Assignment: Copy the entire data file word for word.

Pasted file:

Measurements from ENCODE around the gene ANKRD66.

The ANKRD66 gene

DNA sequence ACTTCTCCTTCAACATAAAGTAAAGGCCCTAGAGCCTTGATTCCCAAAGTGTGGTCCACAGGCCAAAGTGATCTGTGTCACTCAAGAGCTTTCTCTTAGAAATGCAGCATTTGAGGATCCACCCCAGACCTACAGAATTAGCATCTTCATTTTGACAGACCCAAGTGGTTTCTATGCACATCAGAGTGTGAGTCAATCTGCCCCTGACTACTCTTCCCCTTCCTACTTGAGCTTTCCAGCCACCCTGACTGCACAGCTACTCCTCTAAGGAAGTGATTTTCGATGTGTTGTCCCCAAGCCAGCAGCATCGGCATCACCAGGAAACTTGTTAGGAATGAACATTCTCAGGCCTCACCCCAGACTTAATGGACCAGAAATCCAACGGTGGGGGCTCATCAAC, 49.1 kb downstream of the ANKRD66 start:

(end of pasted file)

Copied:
Measurements from ENCODE around the gene ANKRD66.

The ANKRD66 gene

DNA sequence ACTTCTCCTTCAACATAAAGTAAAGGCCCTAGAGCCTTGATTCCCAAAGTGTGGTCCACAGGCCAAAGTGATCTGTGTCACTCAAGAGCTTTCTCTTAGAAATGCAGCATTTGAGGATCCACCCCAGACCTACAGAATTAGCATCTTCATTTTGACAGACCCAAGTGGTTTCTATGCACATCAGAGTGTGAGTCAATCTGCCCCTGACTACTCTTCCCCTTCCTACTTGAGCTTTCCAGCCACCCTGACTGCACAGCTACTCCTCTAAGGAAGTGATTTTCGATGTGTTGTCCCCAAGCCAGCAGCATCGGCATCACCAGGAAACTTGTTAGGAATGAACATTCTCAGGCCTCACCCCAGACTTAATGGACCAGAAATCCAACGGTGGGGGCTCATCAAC, 49.1 kb downstream of the ANKRD66 start: